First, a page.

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N4T Investigators: Grant received to identify remains

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TUCSON (KVOA) - There are over 100 unidentified remains at the Pima County Cemetery - some are homicide victims, others were found in the desert.

The Pima County Medical Examiners Office is making every attempt possible to put a name to the remains.

By Arizona law, the Office of the Medical Examiner is tasked with identifying every individual that is examined by their office.

A $175,000 grant from the Department of Justice is making it possible to exhume multiple graves, such as John Doe's No. 65 and No. 77 along with Jane Doe No. 12 and John Doe No. 17 all buried in 1998.

Dr. Jennifer Vollner is a forensic anthropologist with the Pima County Medical Examiner's office.

"Just because it was 1998, there wasn't the same technology that we have today," Vollner said. "Doesn't mean that we shouldn't continue to try."

Once the remains are exhumed, they are taken to the medical examiners.

"What we're going to do is cut DNA samples to send out to various labs in hopes to identify these individuals," Vollner said.

Prior to the year 2000, DNA samples were not taken from unidentified remains which is why they are being exhumed now.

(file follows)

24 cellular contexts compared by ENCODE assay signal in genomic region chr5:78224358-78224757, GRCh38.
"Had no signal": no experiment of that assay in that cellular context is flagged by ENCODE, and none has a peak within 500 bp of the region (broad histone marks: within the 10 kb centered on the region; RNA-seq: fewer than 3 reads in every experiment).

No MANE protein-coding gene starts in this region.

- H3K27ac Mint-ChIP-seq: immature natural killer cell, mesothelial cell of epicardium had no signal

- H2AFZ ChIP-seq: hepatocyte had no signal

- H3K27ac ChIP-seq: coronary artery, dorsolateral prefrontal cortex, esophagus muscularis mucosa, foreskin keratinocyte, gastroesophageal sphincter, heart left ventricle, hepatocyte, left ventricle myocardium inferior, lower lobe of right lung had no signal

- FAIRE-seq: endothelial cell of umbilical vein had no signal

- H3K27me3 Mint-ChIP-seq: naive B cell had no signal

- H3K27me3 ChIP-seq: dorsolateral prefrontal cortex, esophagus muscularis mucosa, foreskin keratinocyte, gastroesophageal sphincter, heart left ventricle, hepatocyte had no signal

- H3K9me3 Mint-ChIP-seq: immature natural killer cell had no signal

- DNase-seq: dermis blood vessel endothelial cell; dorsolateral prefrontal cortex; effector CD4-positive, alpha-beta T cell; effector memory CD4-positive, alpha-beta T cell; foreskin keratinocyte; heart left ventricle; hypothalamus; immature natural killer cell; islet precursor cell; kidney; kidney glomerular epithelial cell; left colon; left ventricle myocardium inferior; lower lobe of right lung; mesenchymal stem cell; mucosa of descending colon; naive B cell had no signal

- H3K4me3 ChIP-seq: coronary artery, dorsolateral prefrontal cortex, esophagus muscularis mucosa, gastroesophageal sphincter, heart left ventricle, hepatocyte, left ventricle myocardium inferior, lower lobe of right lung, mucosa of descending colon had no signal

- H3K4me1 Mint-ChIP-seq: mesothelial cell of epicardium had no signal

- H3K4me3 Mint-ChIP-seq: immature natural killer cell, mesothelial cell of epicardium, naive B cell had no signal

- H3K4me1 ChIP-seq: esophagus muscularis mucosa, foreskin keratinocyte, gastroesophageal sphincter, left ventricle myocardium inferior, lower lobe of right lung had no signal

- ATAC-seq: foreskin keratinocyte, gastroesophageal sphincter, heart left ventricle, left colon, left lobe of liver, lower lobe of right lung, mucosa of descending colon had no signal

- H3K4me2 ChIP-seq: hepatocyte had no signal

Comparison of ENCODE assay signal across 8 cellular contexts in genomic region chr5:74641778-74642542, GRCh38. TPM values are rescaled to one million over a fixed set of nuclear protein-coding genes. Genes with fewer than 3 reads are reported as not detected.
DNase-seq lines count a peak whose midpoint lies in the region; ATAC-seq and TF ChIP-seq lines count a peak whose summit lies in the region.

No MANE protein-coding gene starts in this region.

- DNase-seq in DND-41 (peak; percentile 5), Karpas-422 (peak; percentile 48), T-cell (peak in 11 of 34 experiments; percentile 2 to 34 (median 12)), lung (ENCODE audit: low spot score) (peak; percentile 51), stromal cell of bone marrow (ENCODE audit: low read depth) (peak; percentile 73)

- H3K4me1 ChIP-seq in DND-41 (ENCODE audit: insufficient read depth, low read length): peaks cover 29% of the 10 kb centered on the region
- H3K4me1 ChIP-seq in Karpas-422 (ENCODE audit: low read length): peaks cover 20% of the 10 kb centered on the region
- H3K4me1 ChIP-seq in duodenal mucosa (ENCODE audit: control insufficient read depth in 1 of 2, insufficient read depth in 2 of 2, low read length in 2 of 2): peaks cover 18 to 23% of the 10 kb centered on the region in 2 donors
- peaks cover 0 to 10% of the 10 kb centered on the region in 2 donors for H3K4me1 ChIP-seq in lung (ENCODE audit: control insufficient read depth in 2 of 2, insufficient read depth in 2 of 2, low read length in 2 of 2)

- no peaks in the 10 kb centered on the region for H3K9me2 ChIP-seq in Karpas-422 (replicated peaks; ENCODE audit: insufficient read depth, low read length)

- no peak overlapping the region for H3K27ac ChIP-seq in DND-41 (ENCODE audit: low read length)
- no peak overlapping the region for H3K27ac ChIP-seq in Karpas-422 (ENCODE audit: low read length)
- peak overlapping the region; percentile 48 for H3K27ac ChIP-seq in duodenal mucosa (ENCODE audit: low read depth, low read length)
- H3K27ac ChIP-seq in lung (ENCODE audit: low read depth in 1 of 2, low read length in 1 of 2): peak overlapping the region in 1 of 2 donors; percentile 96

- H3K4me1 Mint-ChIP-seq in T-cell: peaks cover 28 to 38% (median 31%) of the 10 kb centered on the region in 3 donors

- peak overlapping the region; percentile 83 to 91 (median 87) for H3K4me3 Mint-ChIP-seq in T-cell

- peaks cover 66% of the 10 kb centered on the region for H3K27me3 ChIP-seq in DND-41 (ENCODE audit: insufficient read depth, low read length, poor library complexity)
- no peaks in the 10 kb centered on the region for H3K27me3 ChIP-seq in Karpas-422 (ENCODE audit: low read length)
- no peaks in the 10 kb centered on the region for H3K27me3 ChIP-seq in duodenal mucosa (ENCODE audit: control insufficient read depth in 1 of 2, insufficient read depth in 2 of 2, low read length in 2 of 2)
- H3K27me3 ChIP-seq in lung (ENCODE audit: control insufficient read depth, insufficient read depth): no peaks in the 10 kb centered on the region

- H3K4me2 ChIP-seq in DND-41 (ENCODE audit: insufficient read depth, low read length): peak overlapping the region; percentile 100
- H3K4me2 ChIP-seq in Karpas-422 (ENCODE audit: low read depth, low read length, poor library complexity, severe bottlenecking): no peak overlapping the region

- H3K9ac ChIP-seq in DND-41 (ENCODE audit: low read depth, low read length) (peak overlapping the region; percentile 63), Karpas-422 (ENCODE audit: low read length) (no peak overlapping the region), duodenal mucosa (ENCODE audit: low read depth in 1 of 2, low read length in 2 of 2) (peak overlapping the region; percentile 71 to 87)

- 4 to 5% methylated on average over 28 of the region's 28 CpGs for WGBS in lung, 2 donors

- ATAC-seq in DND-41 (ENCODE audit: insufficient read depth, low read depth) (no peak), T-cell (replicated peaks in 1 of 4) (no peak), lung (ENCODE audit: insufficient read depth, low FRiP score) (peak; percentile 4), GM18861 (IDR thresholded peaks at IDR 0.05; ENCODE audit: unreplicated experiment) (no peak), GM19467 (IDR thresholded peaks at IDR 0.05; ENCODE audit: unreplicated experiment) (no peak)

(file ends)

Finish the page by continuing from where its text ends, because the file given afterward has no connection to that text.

Dr. Caitlin Vogelsberg along with Vollner are responsible for obtaining the grant.

"Hopefully, somebody out there has been looking for them and has submitted a sample out there to compare to," Vogelsberg said.

Once the DNA is submitted into the National Combined DNA Index System or CODIS, Vogelsberg added, "There are two sides of it. There is the unidentified side and there's also the side where families can submit samples that's the family reference side. Ultimately, our samples will be compared to that."

Remains of unsolved homicide victims are also being exhumed such as John Doe No. 16 buried in 1997.

James Gamber, a retired detective with the Pima County Sheriff's Department is in charge of the Cold Case Unit, explained John Doe was found inside of a burning car near Ajo Arizona.

"The car was on fire with this gentleman found inside, being consumed by the fire," he said.

The retired homicide detective is present at the exhumations as well as at the medical examiner's office when DNA is being extracted.

"We hold a section of the DNA for evidentiary purposed especially if you are looking for prosecution," he said.

The DNA will also be submitted into the national databases including NAMUS, a national information clearinghouse and resource center for missing, unidentified and unclaimed person cases.

But more importantly, the motivation to exhume and identify these remains is so the families can have some closure and get their loved ones back.

Currently, the Pima County Medical Examiners office has well over 1,000 unidentified remains. The grant is just the tip of the iceberg. But at least it's a start.

It will take at least another year before the medical examiner's office hears if any matches have been made. But they have a good track record.

The last federal grant they received was $250,000 for DNA analysis in 2018.

According to the medical examiner's office, they collected 237 bone samples, which resulted in 57 identifications.

Lupita Murillo

Lupita Murillo is an investigative reporter. She is part of the Digging Deeper team that uncovers important issues focusing on crime that affects the community.

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